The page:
S&K Take: The Audacy case, which we previewed in these hallowed pages last week, filed as expected in the Southern District of Texas. Filing in that jurisdiction alone is notable given all of the acrimony surrounding the Freeman/Jones situation (which facilitated some interesting hearings this week, looking at you, 4e), but Houston is getting back on the board. The case itself appears to be relatively quiet, although, as we discuss below, that infrequently remains the case in bankruptcy. We will keep an eye (an ear?) on this case as it progresses.  

    SEC files $45 million claim against Lordstown Motors| WKBN

    The Securities and Exchange Commission (SEC) has filed a $45 million claim against Lordstown Motors, stating that it’s for “monetary remedies for violations of securities laws.” Lordstown Motors disputes the SEC’s claim and states in an SEC Form 8-K filing that it continues to work with the SEC and debtors and that any “recovery by the SEC will reduce recoveries to the company’s stockholders, if any.”

    S&K Take: The Lordstown giveth, and the SEC taketh away. The SEC is trying to wade into the unsecured claims pool in the Lordstown case, alleging securities law violations against the wannabe EV manufacturer. The last we had left this case, things were looking pretty rosy for at least a small equity recovery, with a significant amount of cash on hand and implicit promises from the debtor that GUCs would get paid in full. Welp, not so rosy anymore. As frequently happens in bankruptcy, new claimants crawl out of the woodwork with their hands out, in this case it’s the venerable securities and exchange commission. I imagine that this claim will be closely scrutinized and likely challenged, so equity holders shouldn’t rip up their tickets quite yet.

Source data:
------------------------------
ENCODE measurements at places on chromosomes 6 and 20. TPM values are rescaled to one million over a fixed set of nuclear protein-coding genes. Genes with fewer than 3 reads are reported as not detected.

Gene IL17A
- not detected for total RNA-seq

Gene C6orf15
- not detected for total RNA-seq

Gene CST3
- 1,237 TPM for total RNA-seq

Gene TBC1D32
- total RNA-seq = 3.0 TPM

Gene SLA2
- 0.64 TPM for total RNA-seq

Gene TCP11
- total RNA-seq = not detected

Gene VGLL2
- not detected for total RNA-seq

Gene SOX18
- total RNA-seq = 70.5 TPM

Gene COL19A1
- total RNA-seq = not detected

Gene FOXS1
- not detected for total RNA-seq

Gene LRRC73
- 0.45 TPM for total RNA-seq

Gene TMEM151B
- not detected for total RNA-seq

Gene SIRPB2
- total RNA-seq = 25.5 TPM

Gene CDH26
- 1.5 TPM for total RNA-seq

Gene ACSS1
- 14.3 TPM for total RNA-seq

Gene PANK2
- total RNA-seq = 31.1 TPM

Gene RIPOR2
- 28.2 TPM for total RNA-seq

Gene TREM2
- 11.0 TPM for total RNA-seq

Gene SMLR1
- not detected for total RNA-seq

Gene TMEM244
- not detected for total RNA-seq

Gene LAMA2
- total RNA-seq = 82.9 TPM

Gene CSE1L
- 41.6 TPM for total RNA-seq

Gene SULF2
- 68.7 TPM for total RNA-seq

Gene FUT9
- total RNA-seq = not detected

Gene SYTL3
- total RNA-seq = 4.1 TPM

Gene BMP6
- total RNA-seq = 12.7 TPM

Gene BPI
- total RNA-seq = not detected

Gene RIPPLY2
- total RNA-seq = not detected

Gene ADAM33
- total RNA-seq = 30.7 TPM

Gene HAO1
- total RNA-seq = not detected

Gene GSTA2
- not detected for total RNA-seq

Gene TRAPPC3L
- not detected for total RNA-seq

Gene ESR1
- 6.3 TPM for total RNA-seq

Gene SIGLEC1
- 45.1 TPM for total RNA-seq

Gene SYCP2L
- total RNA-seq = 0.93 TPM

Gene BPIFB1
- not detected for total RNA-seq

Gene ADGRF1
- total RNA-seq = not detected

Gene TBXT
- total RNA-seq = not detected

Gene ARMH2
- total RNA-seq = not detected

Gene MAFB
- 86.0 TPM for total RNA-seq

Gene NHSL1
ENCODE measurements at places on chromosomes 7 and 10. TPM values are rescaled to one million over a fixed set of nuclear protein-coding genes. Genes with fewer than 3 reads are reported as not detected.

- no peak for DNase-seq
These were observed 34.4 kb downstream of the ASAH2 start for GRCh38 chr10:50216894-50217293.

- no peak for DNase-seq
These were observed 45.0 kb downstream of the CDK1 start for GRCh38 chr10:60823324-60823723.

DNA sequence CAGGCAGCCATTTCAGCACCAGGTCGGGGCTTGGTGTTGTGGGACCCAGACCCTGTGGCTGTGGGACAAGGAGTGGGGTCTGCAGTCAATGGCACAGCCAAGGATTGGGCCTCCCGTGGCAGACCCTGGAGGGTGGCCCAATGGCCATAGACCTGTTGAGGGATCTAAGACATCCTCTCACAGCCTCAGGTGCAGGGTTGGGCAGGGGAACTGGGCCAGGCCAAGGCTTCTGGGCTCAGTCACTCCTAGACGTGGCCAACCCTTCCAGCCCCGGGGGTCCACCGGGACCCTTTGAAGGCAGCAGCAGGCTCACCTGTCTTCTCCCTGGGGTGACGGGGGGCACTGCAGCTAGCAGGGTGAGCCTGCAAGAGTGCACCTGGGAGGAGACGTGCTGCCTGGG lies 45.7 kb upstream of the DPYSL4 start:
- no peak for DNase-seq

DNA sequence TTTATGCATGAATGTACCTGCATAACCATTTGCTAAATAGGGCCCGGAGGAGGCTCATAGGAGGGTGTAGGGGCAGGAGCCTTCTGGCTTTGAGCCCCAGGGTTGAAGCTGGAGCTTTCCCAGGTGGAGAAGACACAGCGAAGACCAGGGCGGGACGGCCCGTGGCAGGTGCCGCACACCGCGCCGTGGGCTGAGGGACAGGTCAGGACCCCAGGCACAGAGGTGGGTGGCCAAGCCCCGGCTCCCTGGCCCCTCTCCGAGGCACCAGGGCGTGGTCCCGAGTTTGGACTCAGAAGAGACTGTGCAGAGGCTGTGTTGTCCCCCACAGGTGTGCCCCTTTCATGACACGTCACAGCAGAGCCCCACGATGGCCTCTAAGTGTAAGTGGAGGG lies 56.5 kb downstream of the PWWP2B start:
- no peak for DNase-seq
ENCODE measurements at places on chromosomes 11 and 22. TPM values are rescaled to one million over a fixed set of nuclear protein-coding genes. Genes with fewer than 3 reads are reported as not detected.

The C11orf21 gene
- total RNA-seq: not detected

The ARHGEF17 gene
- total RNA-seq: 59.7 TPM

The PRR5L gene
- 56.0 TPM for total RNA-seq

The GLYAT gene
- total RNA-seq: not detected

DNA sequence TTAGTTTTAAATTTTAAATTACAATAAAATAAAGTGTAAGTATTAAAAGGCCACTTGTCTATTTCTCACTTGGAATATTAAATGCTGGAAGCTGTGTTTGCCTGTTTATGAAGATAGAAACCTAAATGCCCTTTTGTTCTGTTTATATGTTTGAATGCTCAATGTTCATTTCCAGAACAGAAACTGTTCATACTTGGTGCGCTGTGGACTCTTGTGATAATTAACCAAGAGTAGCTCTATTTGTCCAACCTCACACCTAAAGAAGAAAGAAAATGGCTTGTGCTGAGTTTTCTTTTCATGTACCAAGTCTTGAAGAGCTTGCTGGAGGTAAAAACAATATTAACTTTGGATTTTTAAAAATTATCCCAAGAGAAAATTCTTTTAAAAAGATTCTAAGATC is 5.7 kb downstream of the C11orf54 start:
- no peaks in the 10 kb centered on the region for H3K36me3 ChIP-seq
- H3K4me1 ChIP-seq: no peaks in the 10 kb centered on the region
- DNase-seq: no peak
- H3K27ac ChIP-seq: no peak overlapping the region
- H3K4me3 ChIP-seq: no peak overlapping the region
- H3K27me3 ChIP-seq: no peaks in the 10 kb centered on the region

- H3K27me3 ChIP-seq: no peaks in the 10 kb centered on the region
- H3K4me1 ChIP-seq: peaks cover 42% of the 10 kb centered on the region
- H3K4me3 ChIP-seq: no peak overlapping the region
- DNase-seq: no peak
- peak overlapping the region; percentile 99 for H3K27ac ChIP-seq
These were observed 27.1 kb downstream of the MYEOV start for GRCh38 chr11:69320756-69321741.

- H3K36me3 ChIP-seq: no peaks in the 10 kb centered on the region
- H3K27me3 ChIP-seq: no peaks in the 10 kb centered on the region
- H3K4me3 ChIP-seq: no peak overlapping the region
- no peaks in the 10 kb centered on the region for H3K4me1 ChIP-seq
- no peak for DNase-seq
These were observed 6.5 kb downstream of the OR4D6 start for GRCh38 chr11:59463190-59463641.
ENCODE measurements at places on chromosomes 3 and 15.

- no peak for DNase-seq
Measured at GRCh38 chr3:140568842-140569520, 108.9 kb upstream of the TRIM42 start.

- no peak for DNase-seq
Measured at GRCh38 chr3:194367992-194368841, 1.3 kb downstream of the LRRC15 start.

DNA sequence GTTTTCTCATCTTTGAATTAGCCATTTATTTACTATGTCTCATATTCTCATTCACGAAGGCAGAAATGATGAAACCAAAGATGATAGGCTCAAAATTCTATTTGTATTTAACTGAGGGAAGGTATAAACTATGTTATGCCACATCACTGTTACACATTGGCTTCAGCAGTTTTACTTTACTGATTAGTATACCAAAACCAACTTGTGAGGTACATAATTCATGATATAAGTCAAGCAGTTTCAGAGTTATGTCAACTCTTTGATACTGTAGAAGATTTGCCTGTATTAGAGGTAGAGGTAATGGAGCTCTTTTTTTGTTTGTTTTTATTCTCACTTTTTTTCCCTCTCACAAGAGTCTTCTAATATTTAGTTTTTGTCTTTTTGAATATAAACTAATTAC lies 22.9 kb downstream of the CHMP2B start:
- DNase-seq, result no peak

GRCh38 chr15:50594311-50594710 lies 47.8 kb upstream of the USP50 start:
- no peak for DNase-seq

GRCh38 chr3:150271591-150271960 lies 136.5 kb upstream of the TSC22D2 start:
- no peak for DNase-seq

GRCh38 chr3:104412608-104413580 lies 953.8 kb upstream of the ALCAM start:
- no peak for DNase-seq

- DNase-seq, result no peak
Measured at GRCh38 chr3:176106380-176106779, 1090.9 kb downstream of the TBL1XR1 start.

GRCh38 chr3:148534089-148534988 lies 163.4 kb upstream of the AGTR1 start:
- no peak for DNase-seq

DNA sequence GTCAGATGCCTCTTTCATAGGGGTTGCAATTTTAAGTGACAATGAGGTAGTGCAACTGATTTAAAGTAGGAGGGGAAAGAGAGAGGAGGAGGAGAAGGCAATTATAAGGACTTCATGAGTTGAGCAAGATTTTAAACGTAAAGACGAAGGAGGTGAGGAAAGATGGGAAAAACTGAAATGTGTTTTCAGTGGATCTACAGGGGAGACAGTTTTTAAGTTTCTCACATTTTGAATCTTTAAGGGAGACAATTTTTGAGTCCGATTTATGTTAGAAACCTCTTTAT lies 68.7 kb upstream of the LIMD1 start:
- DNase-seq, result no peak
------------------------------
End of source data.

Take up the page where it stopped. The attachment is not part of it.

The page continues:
Shuttered California trucking company files for Chapter 7| Freight Waves

    Wise Choice Trans Corp., a California-based third-party logistics company, filed for bankruptcy liquidation in the U.S. Bankruptcy Court for the Northern District of California last Thursday. The company listed its assets and liabilities between $1 million and $10 million and stated that it has up to 49 creditors and that no funds will be available for unsecured creditors once it pays administrative fees.

    S&K Take: Yellow, this is not. It does not appear like there will be any sales aggregating $1.8 billion in proceeds in this case, but given all of the attention that the logistics space is getting in restructuring circles, this felt like one worth mentioning. The name of the company alone lends itself to a snarky title, so why not.  

    The opinions expressed are those of the author(s) and do not necessarily reflect the views of the firm or its clients, or any of its or their respective affiliates. This article is for general information purposes and is not intended to be and should not be taken as legal advice.

    November 18, 2022

    This Week In Crypto Contagion